Archived

This topic is now archived and is closed to further replies.

Snowguy716

"Monster houses" have neighbors miffed.

13 posts in this topic

http://www.startribune.com/462/story/666518.html

This article talks about how many inner-ring suburban residents are having to deal with modest houses in their neighborhoods being torn down to replaced by behemoth "monster houses". An uproar in suburban Twin Cities neighborhoods is leading to some ordinance changes to limit house height and size.

I haven't seen this much, not being from the Cities, but I can imagine if my neighbor put up a mansion sized house that butted the property line. I don't know about you.. but I like yards... but I guess if you want to spend your life in your air conditioned mountain of timber, then go right ahead. I'll be out enjoying the nice weather.

Share this post


Link to post
Share on other sites


This has it has become a particularly bad problem in cities such as here in Charlotte where there is a lot of new wealth, but not the common sense, it seems, to handle it. I think in a few years there are going to be a lot of empty houses in these places because people are finding that a 5000+ sq/ft house, especially for just two people, is far too much to maintain, heat & cool, keep clean, etc. It's like living in a shopping mall.

Share this post


Link to post
Share on other sites

I grew up in a "mansion" according to many friends. It was a log house with huge front windows, a loft, and a full basement. It was about 2500 sq. ft. for 5 people. It was plenty big for our family, and we never really even used the loft.

Now my family lives in an 1800 sq. ft. house with 3-5 people, depending on who's there.. and it works just fine.

Oh well.. there's this idea in America that bigger means better. Maybe we need more women running our country.

Share this post


Link to post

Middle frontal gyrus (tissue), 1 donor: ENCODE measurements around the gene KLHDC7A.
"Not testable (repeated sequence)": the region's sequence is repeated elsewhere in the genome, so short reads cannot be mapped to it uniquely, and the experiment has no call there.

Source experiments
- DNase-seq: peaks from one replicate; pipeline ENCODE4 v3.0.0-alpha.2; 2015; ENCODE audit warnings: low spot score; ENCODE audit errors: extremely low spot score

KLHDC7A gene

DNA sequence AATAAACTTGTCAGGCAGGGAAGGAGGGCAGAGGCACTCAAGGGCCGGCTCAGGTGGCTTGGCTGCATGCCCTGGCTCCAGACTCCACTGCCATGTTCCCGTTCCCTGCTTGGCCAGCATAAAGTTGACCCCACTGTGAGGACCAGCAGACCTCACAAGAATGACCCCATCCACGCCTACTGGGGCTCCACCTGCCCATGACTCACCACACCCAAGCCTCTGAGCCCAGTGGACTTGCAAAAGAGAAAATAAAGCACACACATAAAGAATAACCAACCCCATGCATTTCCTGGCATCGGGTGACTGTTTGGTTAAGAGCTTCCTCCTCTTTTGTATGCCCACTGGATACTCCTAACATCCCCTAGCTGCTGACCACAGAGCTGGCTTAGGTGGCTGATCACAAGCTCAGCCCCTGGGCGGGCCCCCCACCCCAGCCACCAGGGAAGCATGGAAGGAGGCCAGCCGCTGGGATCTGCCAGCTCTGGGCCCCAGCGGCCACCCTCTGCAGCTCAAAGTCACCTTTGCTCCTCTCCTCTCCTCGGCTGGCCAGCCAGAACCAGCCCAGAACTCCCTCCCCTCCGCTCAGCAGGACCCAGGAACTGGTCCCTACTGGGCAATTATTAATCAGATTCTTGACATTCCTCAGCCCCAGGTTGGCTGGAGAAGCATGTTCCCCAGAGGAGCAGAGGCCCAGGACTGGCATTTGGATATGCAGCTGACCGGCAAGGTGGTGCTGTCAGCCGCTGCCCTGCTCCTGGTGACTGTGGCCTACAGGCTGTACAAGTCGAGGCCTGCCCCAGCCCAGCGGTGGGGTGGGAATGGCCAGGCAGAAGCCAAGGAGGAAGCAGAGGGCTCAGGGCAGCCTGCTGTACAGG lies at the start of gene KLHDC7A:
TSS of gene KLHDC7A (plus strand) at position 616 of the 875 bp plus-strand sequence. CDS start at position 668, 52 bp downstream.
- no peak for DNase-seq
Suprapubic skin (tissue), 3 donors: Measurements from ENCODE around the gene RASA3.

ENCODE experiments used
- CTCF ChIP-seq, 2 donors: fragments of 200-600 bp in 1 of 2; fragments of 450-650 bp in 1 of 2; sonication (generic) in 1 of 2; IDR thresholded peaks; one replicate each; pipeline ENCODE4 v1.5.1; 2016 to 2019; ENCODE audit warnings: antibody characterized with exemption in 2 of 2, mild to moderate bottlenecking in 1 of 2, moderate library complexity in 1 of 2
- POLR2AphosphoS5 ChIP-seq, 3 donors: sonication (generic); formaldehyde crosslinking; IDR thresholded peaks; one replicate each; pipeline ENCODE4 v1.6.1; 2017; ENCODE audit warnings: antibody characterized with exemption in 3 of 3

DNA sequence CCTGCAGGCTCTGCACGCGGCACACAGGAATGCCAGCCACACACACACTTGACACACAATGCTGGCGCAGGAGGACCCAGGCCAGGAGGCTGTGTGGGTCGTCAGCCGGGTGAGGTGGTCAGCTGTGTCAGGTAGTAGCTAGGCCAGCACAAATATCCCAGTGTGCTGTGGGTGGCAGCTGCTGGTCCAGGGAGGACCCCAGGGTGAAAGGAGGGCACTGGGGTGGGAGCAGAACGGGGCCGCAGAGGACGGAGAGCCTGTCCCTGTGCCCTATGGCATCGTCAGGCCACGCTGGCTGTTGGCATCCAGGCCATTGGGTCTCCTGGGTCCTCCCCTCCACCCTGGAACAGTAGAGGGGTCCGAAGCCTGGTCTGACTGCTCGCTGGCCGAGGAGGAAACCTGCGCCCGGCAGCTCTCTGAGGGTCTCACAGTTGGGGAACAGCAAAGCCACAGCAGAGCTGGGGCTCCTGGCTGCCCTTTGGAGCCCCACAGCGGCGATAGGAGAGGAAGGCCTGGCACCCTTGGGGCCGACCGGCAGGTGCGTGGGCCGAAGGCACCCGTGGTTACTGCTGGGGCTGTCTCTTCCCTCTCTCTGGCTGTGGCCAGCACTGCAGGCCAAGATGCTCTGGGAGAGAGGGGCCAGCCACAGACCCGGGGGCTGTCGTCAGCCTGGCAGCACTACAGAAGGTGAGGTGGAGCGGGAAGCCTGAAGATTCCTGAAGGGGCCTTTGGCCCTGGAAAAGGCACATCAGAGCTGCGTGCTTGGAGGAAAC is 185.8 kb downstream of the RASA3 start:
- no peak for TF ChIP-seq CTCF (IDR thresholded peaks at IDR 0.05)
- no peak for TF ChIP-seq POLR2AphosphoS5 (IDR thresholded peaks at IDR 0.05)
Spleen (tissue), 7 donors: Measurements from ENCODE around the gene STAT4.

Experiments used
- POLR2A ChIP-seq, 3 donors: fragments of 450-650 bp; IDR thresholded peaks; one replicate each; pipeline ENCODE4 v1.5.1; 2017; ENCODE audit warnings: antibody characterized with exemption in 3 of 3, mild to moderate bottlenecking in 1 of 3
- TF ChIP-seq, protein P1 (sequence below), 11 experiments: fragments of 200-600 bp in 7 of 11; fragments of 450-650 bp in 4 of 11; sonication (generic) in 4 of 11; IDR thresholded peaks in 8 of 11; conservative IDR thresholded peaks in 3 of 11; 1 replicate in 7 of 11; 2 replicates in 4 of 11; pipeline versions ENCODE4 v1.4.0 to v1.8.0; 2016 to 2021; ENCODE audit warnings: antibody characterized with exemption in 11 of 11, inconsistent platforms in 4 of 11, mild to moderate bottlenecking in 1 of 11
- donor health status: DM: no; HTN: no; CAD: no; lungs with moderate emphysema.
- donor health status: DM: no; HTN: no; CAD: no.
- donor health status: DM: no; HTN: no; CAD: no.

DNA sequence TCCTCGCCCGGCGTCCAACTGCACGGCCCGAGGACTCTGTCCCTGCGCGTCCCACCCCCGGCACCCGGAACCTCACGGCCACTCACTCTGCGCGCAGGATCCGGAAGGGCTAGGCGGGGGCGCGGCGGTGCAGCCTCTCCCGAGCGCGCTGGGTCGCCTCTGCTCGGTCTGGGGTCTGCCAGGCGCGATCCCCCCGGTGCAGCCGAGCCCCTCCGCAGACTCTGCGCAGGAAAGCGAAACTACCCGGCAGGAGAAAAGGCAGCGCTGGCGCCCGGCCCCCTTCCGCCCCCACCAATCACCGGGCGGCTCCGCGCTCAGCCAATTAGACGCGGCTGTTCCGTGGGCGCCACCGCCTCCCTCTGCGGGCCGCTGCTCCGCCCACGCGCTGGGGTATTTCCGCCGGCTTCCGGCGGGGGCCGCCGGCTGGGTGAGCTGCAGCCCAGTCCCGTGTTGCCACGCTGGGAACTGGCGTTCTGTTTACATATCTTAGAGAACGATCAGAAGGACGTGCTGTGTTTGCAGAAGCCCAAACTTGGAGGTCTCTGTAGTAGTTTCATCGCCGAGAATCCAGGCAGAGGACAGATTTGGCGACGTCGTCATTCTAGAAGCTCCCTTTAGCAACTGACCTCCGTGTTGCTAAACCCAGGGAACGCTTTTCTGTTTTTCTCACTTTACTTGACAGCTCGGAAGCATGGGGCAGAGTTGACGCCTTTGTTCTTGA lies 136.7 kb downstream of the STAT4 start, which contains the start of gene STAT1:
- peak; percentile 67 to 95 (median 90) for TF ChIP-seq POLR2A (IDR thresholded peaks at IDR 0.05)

Share on other sites

Maybe we need more women running our country.

I think with the state the nation's in we could use a single mom of four who works three jobs at minimum wage. Get someone with a sense of reality in power.

But that's neither here nor there.

These monster houses are goofy. If they absolutely must be built, then put 'em out in the country somewhere.

Share this post


Link to post
Share on other sites

The McMansion thing happens in most cities. Here in Dallas, it is common in a couple of semi-historic areas, Lakewood and the Park Cities, that are within a few minutes of downtown. It's kind of odd - lots of small craftsman and tudor cottages next to zero lot line McMansions that obliterate the yard, often in Mediterranean styles that clash with the rest of the neighborhood. Property values are quite high in these areas - little sells for less than half a million in Lakewood and property values in the Park Cities average well over a million.

Even in my much smaller hometown of Little Rock the same phenomenon has been occurring for years. The most prestigious older neighborhood, the Heights, has homes ranging from $400k to $3 million and probably 1/4 of the homes there have been torn down and rebuilt.

The impetus occurs when you have older houses that are small and in poor condition in a prime neighborhood. In these neighborhoods the lot is worth the same with or without the house on it so investors can make a tidy sum by buying the home and tearing it down and replacing it with the largest home they can fit on the lot. Even worse, sometimes they knock down two homes and build one giant mansion on two lots which really destroys the intimate character of the neighborhood.

Share this post


Link to post